Fighting Consumer Price Inflation in Africa. What Do Dynamics in Money, Credit, Efficiency and Size Tell Us?
Journal of Financial Economic Policy, 5(1), pp. 39-60 (2013).
30 Pages Posted: 10 Sep 2014 Last revised: 1 Apr 2015
Date Written: September 8, 2012
Purpose – The purpose of this paper is to examine the effects of policy options in financial dynamics (of money, credit, efficiency and size) on consumer prices. Soaring food prices have marked the geopolitical landscape of African countries in the past decade.
Design/Methodology/Approach – We limit our sample to a panel of African countries for which inflation is non-stationary. VAR models from both error correction and Granger causality perspectives are applied. Analyses of dynamic shocks and responses are also covered. Six batteries of robustness checks are applied to ensure consistency in the results.
Findings – (1) There are significant long-run equilibriums between inflation and each financial dynamic. (2) When there is a disequilibrium, while only financial depth and financial size could be significantly used to exert deflationary pressures, inflation is significant in adjusting all financial dynamics. In other words, financial depth and financial size are more significant instruments in fighting inflation than financial efficiency and activity. (3) The financial intermediary dynamic of size appears to be more instrumental in exerting a deflationary tendency than financial intermediary depth. (4) The deflationary tendency from money supply is double that based on liquid liabilities.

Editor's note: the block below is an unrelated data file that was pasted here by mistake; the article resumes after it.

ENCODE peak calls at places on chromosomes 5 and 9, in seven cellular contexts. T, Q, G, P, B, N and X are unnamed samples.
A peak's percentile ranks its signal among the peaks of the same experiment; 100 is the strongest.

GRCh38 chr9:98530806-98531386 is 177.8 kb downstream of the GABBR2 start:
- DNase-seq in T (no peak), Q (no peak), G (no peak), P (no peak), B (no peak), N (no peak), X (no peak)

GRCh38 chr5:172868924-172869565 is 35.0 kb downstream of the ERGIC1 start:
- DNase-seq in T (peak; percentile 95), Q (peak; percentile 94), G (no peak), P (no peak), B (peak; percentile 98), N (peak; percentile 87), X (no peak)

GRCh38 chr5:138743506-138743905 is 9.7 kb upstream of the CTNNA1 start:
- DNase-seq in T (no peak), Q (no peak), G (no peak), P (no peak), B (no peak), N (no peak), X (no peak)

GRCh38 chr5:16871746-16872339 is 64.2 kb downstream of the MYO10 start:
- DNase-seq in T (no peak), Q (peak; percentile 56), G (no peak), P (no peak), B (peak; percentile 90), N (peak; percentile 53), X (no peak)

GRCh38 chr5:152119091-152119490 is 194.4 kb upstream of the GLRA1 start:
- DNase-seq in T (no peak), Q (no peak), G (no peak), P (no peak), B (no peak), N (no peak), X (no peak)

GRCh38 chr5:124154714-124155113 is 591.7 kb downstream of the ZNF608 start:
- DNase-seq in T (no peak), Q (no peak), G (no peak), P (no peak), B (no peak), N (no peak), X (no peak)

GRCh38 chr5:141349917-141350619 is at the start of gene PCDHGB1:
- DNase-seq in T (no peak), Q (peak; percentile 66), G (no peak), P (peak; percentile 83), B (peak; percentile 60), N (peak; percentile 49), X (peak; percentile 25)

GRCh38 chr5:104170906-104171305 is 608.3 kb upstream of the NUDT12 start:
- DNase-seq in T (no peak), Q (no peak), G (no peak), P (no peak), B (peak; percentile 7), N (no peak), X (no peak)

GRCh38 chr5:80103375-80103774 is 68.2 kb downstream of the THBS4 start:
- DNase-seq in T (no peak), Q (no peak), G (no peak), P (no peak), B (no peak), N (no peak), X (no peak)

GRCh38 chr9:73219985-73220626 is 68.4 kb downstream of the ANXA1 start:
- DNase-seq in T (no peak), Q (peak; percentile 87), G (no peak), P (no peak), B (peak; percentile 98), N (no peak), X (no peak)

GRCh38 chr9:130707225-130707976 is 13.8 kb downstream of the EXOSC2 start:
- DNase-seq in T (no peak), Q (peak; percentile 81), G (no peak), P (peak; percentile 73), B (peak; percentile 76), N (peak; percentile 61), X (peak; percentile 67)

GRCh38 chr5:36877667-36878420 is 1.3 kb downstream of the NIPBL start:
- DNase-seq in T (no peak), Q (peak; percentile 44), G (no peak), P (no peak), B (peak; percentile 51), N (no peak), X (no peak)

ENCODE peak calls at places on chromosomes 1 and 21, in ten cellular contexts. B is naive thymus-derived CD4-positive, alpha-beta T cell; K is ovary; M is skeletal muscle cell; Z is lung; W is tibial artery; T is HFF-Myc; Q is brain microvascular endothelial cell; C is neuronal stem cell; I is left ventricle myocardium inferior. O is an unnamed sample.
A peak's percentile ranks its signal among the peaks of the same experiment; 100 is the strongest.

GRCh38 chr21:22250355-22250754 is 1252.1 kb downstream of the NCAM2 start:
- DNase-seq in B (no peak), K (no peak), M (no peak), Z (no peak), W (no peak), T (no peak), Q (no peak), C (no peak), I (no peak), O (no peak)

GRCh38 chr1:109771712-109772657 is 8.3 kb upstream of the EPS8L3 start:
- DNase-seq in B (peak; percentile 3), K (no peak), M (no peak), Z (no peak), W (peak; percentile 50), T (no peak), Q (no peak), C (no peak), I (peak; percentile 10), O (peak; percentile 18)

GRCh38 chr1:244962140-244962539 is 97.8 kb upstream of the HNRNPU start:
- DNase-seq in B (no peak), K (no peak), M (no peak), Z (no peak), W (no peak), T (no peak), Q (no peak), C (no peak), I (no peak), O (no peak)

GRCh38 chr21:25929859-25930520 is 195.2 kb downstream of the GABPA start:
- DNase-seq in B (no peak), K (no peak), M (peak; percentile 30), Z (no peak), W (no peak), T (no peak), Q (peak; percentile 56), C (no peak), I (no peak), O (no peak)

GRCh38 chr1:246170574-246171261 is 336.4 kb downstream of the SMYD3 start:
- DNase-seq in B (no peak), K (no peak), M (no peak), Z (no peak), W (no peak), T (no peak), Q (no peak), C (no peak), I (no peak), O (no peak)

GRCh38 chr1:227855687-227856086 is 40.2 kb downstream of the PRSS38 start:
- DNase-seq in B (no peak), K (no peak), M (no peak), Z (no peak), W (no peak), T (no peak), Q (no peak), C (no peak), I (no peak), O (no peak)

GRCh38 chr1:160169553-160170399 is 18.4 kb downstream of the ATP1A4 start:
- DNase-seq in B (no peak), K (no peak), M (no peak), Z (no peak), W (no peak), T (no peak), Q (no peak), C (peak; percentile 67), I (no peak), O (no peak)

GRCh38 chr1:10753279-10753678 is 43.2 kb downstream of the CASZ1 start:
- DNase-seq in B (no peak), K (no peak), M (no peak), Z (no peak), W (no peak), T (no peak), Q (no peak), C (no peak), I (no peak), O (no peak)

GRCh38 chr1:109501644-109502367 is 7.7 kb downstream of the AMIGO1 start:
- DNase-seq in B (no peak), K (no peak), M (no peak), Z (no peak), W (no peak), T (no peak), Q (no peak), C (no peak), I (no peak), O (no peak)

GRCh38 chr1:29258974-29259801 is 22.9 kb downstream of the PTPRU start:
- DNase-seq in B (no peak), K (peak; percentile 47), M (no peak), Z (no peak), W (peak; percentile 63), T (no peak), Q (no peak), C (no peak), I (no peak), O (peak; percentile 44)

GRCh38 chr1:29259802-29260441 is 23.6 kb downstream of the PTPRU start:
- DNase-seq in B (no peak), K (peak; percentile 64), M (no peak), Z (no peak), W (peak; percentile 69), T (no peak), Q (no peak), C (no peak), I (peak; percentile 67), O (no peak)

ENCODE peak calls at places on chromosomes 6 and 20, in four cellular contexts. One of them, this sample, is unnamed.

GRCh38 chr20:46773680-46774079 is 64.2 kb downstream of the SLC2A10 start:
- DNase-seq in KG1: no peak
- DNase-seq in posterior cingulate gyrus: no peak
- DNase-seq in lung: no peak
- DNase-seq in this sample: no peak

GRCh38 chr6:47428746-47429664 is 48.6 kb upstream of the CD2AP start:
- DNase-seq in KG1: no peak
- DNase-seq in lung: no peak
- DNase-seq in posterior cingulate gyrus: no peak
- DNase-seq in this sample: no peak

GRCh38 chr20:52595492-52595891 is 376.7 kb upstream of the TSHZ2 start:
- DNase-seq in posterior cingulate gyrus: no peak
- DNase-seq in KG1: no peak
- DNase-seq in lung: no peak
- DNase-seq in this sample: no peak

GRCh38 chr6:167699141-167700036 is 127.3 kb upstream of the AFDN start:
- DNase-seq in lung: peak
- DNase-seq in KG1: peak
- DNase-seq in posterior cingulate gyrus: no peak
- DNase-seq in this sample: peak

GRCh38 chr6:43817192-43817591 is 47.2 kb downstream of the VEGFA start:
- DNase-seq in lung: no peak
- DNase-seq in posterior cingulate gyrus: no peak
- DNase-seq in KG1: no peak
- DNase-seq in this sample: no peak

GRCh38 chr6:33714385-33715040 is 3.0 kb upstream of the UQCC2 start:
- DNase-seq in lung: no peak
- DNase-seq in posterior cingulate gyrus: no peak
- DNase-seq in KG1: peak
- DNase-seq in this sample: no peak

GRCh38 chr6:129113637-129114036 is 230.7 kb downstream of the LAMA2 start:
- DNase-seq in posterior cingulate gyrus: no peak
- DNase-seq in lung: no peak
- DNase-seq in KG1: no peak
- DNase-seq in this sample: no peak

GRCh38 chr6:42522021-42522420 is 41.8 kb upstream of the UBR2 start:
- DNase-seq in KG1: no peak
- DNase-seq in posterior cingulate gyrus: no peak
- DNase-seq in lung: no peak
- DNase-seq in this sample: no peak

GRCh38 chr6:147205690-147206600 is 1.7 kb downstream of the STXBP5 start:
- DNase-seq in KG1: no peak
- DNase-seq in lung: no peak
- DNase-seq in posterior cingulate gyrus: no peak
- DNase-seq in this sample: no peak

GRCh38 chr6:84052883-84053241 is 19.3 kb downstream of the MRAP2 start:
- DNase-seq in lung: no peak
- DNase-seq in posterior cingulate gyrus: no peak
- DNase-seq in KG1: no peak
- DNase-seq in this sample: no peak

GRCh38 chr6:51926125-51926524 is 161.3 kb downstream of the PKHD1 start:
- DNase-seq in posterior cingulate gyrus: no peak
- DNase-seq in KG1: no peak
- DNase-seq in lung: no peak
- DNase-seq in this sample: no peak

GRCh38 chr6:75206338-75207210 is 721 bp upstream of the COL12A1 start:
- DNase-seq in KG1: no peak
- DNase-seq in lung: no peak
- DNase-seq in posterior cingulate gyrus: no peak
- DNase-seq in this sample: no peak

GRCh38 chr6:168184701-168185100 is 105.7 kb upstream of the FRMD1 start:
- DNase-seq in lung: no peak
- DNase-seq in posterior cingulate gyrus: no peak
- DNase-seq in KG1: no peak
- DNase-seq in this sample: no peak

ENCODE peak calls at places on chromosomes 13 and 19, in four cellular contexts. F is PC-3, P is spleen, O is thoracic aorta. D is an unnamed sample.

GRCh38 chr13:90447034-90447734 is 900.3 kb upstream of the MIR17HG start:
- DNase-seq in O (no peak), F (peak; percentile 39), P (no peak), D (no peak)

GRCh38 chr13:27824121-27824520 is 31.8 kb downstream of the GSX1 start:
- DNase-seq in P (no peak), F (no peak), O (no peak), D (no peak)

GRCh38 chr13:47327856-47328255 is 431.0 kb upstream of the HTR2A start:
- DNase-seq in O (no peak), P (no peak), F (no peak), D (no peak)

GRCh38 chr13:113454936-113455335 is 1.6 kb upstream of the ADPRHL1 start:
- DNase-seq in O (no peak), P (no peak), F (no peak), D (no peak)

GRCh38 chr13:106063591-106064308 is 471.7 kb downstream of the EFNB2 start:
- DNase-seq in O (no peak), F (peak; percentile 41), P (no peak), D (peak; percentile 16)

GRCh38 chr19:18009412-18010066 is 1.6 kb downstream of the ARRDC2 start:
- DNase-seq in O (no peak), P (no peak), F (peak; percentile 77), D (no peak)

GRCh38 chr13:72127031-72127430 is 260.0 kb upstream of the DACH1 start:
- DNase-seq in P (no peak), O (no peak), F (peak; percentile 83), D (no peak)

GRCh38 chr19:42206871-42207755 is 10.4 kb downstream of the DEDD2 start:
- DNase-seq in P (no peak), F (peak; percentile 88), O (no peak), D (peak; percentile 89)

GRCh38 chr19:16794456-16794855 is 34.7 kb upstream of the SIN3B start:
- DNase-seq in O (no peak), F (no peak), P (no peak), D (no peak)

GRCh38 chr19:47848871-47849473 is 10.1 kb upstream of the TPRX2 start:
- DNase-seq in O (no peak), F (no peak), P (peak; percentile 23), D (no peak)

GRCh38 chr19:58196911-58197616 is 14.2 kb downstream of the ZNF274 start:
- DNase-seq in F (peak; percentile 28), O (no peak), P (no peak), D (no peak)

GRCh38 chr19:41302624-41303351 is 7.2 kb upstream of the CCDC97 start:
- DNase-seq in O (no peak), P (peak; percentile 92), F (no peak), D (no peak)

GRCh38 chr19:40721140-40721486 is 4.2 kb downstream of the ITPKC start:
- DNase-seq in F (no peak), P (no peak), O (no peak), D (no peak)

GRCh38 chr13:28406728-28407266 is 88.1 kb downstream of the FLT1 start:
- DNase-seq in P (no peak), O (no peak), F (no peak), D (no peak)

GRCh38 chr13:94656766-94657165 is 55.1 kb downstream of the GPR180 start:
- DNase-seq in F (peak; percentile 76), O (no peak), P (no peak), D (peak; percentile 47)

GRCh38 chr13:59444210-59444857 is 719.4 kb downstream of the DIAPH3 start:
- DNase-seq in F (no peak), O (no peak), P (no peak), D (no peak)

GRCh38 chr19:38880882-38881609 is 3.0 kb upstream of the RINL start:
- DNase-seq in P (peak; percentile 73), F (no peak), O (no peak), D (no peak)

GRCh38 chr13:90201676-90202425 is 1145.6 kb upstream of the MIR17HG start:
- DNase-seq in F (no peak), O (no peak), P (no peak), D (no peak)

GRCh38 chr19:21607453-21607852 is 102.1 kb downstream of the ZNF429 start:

Practical Implications – Monetary policy aimed at fighting inflation only based on bank deposits may not be very effective until other informal and semi-formal financial sectors are taken into account. It could be inferred that, tight monetary policy targeting the ability of banks to grant credit (in relation to central bank credits) is more effective in tackling consumer price inflation than that, targeting the ability of banks to receive deposits. In the same vein, adjusting the lending rate could be more effective than adjusting the deposit rate. The insignificance of financial allocation efficiency and financial activity as policy tools in the battle against inflation could be explained by the (well documented) surplus liquidity issues experienced by the African banking sector.
Social Implications – This paper helps in providing monetary policy options in the fight against soaring consumer prices. By keeping inflationary pressures on food prices in check, sustained campaigns involving strikes, demonstrations, marches, rallies and political crises that seriously disrupt economic performance could be mitigated.
Keywords: Banks; Inflation; Development; Panel; Africa
JEL Classification: E31; G20; O10; O55; P50
Suggested Citation: Suggested Citation